Defending Devil’s Garden’s Wild Horses (2014)

The Animal Legal Defense Fund filed a lawsuit to stop the U.S. Forest Service from eliminating thousands of acres of protected territory, and rounding up as much as 80 percent of the wild horses.


August 31, 2017

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In 1971, Congress passed the Wild Free-Roaming Horses and Burros Act, which requires preservation of rangelands on which wild horses exist. Devil’s Garden Wild Horse Territory in northeast California’s Modoc National Forest is officially designated as wild horse territory managed by the U.S. Forest Service (a division of the U.S. Department of Agriculture), which has been the homeland of wild horses for at least 150 years.


In August 2013, the Forest Service authorized a decision that would eliminate more than 25,000 acres of wild horse territory and reduce the wild horse population by as much as 80 percent. The agency failed to study the impact of privately-owned cows and sheep who graze in the Devil’s Garden and outnumber wild horses by as much as eight times during the summer.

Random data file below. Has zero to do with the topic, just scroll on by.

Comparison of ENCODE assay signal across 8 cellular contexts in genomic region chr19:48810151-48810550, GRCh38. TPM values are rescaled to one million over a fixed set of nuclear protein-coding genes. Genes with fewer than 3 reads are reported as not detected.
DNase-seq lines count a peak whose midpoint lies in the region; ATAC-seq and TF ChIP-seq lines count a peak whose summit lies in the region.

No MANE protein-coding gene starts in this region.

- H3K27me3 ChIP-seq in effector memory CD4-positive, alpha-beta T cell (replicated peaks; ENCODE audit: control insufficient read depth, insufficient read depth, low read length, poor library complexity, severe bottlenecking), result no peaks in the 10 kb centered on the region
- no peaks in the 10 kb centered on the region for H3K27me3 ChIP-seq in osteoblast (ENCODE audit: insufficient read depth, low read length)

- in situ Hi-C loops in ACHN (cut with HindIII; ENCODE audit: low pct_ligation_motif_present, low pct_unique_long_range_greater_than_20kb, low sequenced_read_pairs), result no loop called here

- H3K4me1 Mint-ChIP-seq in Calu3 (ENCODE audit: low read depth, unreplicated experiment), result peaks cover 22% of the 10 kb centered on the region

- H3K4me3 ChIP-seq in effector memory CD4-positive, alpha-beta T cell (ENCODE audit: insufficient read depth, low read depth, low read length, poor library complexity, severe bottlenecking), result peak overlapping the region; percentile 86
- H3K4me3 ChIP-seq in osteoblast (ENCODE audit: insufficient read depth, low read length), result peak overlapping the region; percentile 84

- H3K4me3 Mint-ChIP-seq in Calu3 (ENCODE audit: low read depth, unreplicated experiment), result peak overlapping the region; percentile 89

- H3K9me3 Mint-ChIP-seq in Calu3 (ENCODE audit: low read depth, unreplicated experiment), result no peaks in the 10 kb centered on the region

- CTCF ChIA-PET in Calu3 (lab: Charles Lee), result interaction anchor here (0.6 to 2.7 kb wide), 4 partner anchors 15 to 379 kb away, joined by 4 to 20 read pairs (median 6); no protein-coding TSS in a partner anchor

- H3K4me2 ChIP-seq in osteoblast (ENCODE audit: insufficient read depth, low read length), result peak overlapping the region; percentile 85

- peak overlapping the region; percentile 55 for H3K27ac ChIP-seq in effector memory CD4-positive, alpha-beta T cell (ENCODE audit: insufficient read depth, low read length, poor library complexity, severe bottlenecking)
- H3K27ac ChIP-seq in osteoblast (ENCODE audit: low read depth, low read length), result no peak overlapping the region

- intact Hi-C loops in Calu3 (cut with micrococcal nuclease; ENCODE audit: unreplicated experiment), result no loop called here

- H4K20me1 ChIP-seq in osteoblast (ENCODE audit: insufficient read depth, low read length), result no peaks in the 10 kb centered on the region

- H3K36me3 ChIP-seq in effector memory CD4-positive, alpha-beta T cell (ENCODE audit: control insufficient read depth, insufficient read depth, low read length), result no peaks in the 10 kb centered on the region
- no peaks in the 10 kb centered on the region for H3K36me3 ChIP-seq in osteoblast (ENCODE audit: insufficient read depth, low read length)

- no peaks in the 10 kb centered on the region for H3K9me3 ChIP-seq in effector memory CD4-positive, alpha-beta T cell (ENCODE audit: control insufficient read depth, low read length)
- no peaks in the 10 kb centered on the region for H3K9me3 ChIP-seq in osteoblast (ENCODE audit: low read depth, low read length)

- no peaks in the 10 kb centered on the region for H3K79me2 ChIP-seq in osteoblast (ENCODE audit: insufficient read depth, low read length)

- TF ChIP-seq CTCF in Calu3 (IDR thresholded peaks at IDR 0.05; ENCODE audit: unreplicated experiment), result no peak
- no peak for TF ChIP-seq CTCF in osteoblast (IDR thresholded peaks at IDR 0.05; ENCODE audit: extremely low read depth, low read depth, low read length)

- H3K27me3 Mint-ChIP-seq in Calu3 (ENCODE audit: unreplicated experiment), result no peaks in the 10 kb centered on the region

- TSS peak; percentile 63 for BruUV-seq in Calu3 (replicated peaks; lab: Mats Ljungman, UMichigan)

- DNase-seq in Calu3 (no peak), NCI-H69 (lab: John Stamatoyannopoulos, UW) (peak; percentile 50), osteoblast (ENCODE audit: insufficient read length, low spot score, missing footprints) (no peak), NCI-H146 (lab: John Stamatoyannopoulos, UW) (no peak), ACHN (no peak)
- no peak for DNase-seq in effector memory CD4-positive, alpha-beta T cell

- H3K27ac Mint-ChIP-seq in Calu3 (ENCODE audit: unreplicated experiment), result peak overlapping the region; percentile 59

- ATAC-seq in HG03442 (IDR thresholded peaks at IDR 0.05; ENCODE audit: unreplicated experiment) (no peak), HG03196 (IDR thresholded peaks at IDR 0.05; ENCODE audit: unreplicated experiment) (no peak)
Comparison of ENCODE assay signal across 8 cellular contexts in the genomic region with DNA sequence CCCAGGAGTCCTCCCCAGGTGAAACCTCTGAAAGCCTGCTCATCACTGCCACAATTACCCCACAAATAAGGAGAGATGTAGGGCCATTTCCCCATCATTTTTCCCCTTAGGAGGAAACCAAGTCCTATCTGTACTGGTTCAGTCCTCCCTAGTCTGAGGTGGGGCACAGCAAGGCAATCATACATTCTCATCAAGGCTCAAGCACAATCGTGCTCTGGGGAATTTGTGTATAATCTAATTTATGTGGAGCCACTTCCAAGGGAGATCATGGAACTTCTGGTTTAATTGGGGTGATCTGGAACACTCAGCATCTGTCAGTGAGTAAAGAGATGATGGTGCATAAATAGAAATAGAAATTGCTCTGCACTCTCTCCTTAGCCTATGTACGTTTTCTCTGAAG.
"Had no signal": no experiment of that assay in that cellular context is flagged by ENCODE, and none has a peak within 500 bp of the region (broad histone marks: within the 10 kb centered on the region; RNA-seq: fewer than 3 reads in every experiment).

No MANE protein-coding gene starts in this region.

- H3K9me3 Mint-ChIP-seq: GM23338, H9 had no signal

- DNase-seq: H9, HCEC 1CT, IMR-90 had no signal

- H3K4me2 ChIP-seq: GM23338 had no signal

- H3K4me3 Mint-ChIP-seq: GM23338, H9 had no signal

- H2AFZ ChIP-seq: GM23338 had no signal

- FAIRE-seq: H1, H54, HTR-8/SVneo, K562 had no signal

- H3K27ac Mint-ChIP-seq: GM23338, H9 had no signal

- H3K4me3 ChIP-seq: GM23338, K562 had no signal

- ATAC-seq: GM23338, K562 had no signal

The Forest Service also failed to prepare an Environmental Impact Statement, or formally amend its governing land and resource management plan, despite the significant change in the environmental and legal status quo, as required by the National Environmental Protection Act and the National Forest Management Act.

In 2014, the Animal Legal Defense Fund filed a lawsuit in the U.S. District Court for the District of Columbia to stop the U.S. Forest Service’s proposed actions. That lawsuit included a coalition of animal and environmental groups, public interest law firm Meyer Glitzenstein & Eubanks LLP, and pro bono attorney David Zaft.

The lawsuit asserted that the U.S. Forest Service’s decision violated federal animal protection and environmental laws and unlawfully prioritized ranchers and privately-owned livestock above federally protected wild horses.

The District Court ruled in favor of the Forest Service. The Animal Legal Defense Fund appealed to the D.C. Circuit Court of Appeals.

In August 2017, the D.C. Circuit agreed with us, finding that the Forest Service engaged in improper decision-making because the agency did not adequately explain its change in policy, and failed to adequately consider the potential environmental impact of changing the boundaries. The decision requires the Forest Service to reconsider its decision to remove the disputed section from the Devil’s Garden Wild Horse Territory.

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